Hereditary retinal dystrophies (retinitis pigmentosa, Leber congenital amaurosis, cone-rod dystrophies, macular degeneration) are characterized by loss of visual function, sometimes starting during early childhood, other times in late adulthood. About 30% of these dystrophies are inherited in an autosomal dominant fashion (RetNet), caused by gain-of-function mutant alleles which encode a malignant form of a normal protein.
Dominant retinitis pigmentosa and macular degeneration are regarded as ideal targets in the development of gene therapies, as the eye is easily accessible for intervention. One way to cure dominant disease is to restrict production of the malignant protein in a safe and targeted manner. Allele-specific RNA interference (RNAi) is one ‘gene silencing’ therapeutic strategy. Promising results were reported in clinical and preclinical studies on dominantly inherited amyotrophic lateral sclerosis, spinocerebellar ataxia, Huntington’s disease and other nucleotide repeat diseases using small interfering (si)RNA and short hairpin (sh)RNA. RNAi studies not requiring resistant replacement include knockdown of vascular endothelial growth factor (VEGF) and its receptor in wet age-related macular degeneration (AMD). However, absent specificity and due to side effects, some clinical studies have been terminated (e. g., bevasiranip, a synthetic siRNA to treat macular degeneration; see also Bevasiranib terminated).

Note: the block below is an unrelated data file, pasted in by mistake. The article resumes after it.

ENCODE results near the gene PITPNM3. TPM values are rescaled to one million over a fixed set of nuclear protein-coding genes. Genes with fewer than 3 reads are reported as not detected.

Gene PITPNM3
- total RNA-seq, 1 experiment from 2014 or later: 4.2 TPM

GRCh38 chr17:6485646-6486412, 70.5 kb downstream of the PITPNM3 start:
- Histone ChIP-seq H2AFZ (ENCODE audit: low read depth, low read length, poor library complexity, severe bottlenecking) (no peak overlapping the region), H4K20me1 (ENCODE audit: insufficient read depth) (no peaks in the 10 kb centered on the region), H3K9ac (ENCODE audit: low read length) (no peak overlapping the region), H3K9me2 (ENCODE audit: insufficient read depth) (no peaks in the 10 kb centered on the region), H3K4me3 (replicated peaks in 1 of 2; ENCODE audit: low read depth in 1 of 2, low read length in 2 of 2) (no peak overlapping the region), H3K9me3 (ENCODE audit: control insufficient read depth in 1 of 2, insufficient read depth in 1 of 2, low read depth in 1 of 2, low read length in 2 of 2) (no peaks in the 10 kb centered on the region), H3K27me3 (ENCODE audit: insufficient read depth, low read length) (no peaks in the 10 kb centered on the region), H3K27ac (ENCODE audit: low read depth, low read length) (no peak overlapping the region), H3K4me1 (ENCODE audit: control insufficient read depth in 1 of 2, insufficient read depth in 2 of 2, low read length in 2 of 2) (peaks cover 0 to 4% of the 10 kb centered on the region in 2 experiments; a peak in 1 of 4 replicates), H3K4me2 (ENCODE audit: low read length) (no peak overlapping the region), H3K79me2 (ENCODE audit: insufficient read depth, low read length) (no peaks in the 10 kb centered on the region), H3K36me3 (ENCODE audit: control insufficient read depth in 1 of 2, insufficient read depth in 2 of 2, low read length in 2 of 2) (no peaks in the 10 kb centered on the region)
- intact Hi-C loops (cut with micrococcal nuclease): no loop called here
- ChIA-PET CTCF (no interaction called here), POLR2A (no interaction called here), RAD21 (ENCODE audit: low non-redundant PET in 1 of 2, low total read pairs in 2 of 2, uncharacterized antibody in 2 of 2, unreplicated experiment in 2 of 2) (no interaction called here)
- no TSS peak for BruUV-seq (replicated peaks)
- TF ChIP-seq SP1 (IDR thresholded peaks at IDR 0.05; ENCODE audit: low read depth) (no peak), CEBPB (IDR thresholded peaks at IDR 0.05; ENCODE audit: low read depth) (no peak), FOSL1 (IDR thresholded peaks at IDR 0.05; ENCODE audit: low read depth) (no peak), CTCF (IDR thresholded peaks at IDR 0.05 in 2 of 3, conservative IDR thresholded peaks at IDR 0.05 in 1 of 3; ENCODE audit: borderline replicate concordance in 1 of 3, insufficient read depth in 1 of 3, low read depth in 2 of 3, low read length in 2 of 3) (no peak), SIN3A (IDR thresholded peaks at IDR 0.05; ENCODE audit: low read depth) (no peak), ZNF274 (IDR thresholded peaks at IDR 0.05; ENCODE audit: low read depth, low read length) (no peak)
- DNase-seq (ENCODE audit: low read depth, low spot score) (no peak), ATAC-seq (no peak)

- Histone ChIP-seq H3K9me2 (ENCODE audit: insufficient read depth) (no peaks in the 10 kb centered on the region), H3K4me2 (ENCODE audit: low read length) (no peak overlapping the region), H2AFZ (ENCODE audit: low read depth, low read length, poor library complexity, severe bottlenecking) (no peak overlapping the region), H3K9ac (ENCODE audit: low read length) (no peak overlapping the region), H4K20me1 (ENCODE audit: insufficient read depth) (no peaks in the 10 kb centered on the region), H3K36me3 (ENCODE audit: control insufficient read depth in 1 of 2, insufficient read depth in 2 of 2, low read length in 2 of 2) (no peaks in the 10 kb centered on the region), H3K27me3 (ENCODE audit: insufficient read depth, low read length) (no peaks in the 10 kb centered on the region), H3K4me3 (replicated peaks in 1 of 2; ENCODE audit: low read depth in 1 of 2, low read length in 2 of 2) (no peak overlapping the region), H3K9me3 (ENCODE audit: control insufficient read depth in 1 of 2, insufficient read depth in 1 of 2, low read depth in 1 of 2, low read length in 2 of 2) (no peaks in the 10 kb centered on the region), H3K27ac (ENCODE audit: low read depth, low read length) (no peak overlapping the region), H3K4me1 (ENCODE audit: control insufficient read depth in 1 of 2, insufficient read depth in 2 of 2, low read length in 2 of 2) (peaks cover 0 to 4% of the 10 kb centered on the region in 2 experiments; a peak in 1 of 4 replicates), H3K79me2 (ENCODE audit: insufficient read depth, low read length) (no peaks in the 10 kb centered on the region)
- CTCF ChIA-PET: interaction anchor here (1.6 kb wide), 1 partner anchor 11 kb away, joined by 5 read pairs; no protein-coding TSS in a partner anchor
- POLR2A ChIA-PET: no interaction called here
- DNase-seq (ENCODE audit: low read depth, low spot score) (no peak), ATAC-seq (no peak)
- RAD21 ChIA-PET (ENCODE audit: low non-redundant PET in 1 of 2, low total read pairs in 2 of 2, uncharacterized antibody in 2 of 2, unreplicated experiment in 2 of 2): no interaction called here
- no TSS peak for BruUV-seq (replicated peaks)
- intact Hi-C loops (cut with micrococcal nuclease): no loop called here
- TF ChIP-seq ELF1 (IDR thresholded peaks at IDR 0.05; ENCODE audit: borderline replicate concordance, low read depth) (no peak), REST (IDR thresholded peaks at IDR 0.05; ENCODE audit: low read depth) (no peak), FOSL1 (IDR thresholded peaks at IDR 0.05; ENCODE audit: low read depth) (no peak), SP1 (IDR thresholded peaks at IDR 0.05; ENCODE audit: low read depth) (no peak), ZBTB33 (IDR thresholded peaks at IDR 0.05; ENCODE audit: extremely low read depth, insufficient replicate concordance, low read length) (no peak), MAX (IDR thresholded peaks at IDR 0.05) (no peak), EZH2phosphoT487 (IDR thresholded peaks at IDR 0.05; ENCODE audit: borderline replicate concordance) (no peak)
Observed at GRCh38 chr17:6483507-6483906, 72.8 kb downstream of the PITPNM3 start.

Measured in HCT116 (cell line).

This study by Li Jiang, Houbin Zhang, Alexander M. Dizhoor, Shannon E. Boye, William W. Hauswirth, Jeanne M. Frederick and Wolfgang Baehr tested the therapeutic efficacy of RNA interference in two transgenic mouse lines that simulate dominant rod/cone dystrophy in severe (line L53) and moderate (line L52H) retinal degeneration forms. Inactivated viral particles were used to deliver the therapy. They generated viral (adeno-associated virus or AAV) particles that express RNA interference degrading specifically the malignant RNA. Viral particles were then injected into the subretinal space of L52H mice expressing a Y99C mutant bovine GCAP1 at three weeks of age and followed for one year. Encouragingly, ~80% knockdown of the mutant allele was achieved. This provided a significant, long-term improvement in retinal morphology, photoreceptor function (ERG) and behavioral measurements. Sustained preservation of retina morphology and function in this study suggested little, if any, off-target shRNA interference that is usually accompanied by increased cell death, or inactivation of the virus by induction of the antiviral interferon pathway. Importantly, the knockdown strategy is applicable to all GCAP1 mutations provided that the guide strand of shRNA is located outside hands EF3 and EF4 that contain the disease-causing mutations.
Studies like this offer hope for a cure of dominant cone dystrophy in human patients. The GCAP1 malignant allele in human patients would likely differ from its wildtype counterpart by a single base substitution. Therefore, an allele-specific shRNA degrading the mutant RNA cannot be generated. However, a nonallele-specific GCAP1 shRNA may be used to target both malignant and wildtype Guca1a alleles in a practical RNAi gene therapy approach. Since deletion of the GCAP genes in mouse had no detectable retina degeneration consequence, knockdown of both dominant mutant and wildtype Guca1a RNA species may suppress the human disease phenotype without pathology.